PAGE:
Call Search
     

New to Ham Radio?
My Profile

Community
Articles
Forums
News
Reviews
Friends Remembered
Strays
Survey Question

Operating
Contesting
DX Cluster Spots
Propagation

Resources
Calendar
Classifieds
Ham Exams
Ham Links
List Archives
News Articles
Product Reviews
QSL Managers

Site Info
eHam Help (FAQ)
Support the site
The eHam Team
Advertising Info
Vision Statement
About eHam.net

   Home   Help Search  
Pages: [1]   Go Down
  Print  
Author Topic: Mysterious free antenna  (Read 469 times)
KC2RMT
Member

Posts: 9




Ignore
« on: June 08, 2007, 08:24:33 PM »

Well, just my luck today as I was driving through my town scoping out for garage sales and notices for ones later this weekend (I like finding cheap crap in bulk,) and I came upon a man selling most of the stuff from his house as he was moving across the country and had to get rid of some stuff.  Turns out he was once a ham operator and was trying to get rid of the last of his equipment that he hadn't already given away or sold.  Among this pile of stuff was an antenna, old ARRL handbook, and some variable caps, and ALL for free!  Since I had places to go people to see and things to do, I left without asking much about the antenna.  From what I can tell by the stickers on the antenna, it operates on 10, 15 and 20 meters.  Now I know that with a technician class license this leaves me with the ability to do some SSB on 10 meters and some CW on 15, but what the hay, it's still a neat antenna.  The markings say something along the lines of "High gain" and "Lincoln Nebraska," with numbers that seem to correspond to each section.  The overall design of the antenna looks something like this:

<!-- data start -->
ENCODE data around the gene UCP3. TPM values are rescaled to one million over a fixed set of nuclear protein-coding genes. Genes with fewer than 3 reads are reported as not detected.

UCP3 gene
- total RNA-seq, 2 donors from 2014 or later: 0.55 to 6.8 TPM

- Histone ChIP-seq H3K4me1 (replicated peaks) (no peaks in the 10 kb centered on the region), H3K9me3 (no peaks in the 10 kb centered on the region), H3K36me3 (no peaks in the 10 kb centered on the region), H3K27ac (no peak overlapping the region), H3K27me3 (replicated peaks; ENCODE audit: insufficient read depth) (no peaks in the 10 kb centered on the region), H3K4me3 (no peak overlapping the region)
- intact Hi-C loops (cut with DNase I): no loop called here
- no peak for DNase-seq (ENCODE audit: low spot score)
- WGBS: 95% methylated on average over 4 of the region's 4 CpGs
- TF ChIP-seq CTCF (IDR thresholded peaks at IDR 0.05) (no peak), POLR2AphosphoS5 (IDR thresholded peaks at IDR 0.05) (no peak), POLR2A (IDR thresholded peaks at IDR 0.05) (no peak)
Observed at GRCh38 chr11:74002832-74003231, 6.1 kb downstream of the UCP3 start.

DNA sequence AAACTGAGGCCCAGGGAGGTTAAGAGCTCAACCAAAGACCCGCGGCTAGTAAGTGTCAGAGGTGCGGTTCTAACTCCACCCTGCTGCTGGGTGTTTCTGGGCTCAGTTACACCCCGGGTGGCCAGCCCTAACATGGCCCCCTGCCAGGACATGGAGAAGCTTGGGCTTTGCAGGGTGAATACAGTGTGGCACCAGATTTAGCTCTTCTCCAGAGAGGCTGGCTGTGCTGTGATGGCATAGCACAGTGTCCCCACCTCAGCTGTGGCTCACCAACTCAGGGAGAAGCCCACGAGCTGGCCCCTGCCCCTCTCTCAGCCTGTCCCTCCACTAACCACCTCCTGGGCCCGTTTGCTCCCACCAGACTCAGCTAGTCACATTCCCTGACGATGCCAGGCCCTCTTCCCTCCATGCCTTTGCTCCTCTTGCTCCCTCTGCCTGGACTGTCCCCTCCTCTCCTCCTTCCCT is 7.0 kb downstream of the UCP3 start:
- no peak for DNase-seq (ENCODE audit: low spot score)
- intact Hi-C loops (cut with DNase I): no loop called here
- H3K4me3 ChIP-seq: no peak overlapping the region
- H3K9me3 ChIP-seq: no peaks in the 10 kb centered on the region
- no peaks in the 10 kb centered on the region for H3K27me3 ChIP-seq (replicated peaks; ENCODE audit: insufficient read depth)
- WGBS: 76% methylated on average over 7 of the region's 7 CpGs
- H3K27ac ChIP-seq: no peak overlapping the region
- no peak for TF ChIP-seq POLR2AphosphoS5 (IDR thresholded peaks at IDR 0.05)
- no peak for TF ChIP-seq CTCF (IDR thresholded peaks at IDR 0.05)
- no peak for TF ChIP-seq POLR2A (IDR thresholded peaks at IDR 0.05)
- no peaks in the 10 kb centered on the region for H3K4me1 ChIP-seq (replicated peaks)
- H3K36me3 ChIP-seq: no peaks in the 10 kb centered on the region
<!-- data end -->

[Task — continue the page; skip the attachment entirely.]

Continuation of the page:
------====>----====>---====>------------------